With all of the different mobile development frameworks out there, Phonegap, Appcelerator, JqTouch, JqueryMobile and so on... there is one that isn’t getting the props that it deserves, and that’s Sencha Touch. Sencha Touch is rarely discussed in the blagosphere when it comes to mobile frameworks and I don’t know why. While everyone else is still building 1.0 versions of their frameworks, Sencha just released version 2.0 of their API last month just in time for SXSW. They have a public beta out of their Designer application that makes working with their framework even easier.
The Sencha Touch suite is comprised of 3 parts, Sencha Touch JS Library built on EXT.JS 4, Sencha Touch SDK Tools and Sencha Touch Designer. You have the basic Sencha Touch library which is just like the other frameworks I have mentioned before. You can include it in your main HTML page and then create your application entirely out of JS, since the library will then completely render out the DOM for you. This is different than JQuery Mobile and JQTouch, those libraries will allow you to manipulate the DOM but you still need to build out the application foundation in HTML.
The Sencha Touch SDK Tools is an add-on for working with the Sencha Touch JS library. It’s a set of command line functions that will allow you to generate boilerplate projects based on best practices that have been pre-defined by Sencha. Aside from being able to create the boilerplates, the SDK Tool will also create packages and deploy them to the mobile device for testing for you. Note though, in order to do this, you need to have XCode installed on a Mac and you need to have the Android Developer Kit installed as well. iOS packaging and deployment is not supported on the PC because of this.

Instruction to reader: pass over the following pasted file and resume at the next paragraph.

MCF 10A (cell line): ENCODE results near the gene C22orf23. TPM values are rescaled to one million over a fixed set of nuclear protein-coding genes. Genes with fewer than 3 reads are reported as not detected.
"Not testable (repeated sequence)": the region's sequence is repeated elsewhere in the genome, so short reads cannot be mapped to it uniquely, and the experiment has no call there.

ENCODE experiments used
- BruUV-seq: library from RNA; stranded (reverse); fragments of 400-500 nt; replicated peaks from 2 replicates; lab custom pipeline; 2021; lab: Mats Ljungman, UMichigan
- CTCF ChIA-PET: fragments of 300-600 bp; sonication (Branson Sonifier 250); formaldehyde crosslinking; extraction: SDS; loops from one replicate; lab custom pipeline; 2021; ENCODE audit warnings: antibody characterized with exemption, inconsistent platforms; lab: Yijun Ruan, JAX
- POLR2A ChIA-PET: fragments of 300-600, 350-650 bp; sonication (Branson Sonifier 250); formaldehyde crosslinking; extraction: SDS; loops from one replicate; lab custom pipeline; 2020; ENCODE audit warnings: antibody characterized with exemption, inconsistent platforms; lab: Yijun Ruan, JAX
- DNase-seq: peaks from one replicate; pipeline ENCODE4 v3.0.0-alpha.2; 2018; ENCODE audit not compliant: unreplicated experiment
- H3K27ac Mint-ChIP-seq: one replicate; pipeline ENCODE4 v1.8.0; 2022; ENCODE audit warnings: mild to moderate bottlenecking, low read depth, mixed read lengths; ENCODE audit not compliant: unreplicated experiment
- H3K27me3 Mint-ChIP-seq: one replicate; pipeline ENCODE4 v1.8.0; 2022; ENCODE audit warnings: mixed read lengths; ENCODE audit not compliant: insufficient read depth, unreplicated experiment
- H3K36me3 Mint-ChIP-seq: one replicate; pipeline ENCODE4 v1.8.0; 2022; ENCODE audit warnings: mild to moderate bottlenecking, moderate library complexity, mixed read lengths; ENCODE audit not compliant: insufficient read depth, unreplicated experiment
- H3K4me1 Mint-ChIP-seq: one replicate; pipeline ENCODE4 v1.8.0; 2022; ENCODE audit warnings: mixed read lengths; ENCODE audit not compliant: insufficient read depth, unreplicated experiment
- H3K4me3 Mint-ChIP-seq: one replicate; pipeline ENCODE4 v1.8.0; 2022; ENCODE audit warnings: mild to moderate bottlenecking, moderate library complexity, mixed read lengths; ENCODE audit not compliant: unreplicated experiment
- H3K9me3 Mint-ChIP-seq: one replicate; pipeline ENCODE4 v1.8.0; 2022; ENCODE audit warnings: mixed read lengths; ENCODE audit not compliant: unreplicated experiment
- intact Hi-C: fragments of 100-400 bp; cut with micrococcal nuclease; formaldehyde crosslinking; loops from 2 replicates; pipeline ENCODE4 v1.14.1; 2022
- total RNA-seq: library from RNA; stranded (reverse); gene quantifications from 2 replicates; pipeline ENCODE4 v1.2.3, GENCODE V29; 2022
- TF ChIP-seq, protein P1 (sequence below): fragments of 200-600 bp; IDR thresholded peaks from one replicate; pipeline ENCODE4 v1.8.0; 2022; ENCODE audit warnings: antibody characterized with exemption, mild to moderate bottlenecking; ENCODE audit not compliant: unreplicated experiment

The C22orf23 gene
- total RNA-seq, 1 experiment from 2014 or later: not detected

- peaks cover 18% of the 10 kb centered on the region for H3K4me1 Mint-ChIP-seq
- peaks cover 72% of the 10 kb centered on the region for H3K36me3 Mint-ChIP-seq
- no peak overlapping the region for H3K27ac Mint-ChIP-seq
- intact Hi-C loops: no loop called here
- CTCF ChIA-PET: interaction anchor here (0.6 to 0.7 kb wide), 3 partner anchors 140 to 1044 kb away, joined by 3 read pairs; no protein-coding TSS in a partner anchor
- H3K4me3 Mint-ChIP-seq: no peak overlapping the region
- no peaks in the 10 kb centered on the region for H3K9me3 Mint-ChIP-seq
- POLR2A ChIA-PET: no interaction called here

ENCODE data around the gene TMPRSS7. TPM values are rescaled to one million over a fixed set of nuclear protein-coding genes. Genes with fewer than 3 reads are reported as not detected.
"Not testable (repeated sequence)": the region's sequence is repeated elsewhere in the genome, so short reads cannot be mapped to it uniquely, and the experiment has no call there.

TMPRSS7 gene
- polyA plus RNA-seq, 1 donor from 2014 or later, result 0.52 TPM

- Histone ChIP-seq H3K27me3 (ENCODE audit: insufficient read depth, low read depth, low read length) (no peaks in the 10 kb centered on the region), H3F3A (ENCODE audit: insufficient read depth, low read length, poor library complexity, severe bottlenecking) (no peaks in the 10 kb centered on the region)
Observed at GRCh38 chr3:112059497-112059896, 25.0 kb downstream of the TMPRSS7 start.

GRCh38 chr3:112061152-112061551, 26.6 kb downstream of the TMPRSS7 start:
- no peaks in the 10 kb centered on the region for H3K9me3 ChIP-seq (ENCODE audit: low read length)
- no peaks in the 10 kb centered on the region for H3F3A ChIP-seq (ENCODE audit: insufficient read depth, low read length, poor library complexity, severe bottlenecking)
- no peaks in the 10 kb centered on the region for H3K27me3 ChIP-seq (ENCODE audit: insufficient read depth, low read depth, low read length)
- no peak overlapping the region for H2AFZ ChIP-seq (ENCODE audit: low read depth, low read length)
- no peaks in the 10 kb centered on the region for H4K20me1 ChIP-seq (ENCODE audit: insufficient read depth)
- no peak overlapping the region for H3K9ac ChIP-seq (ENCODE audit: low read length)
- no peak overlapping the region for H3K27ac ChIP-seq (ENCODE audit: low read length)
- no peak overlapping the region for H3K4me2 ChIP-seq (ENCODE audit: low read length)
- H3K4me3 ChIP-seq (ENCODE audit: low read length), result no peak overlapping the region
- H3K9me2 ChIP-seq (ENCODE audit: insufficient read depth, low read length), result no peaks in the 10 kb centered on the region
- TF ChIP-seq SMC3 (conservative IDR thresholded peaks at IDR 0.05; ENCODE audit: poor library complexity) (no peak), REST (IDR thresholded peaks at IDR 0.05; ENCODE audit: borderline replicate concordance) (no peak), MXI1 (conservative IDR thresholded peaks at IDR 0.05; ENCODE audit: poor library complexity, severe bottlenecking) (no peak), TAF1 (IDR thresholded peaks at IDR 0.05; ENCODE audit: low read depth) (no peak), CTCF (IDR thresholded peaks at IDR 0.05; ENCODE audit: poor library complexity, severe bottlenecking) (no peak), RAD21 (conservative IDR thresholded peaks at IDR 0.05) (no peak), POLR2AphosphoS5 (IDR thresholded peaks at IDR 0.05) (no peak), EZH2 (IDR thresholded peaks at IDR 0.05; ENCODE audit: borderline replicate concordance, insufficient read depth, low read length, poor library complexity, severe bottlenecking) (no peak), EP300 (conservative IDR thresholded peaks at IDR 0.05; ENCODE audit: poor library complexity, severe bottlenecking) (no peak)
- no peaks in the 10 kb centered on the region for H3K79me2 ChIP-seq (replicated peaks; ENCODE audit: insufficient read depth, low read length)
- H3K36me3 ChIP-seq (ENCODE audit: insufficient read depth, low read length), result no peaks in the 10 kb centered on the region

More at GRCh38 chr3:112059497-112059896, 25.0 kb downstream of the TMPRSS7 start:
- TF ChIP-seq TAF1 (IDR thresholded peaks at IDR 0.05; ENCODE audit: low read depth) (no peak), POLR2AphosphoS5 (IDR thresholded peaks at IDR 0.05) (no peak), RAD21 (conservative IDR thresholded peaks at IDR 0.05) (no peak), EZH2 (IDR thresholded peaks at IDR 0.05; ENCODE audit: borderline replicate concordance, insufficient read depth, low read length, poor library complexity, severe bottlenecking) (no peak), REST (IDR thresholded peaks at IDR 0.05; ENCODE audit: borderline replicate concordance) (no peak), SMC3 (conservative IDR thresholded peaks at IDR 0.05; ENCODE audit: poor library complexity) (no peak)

The third part of the Sencha Touch Suite is the new Designer application that is currently in beta. Sencha Touch Designer combines the two other items together and gives you a new GUI that you can use to build your application and edit your code in. Sencha Touch is built around MVC architecture and their Designer application forces this methodology and provides you with an easy way to structure and manage applications by breaking the application down into 4 main parts, Models, Views, Controllers and Stores. The Designer application is very similar to Visual Studio or Dreamweaver, it has a library of components you can add to your application that are indicative of the different classes within the framework. They even take it so far as to pre-define specific components for you, for example, the data store is a single class inside the framework, but inside the Designer application they have pre-configured data stores for storing different data from different sources, Json, JsonP, XML, XML Tree Store, Tree Store, Arrays, Direct and LocalStorage. These are all really just the same class but have different configurations options turned on or turned off, they also come with different proxy and reader configurations so they can connect to your data source and read it in.
I could go on and on about this application, but I won’t. If you want to learn more about it, you can go to the Sencha website and take it for a spin yourself. There are two licensing models for the framework, a commercial and non-commercial or GPL. The GPL is free and, the SDK Tools are free and the Designer app is still in Beta so it’s free as well. I believe it will sell for $299 when it has been completed. Of course if you are hardcore and want you can go ahead and create your application using the Sencha Touch library and your favorite text editor and code it all out by hand, have at it - the library is still pretty easy to use.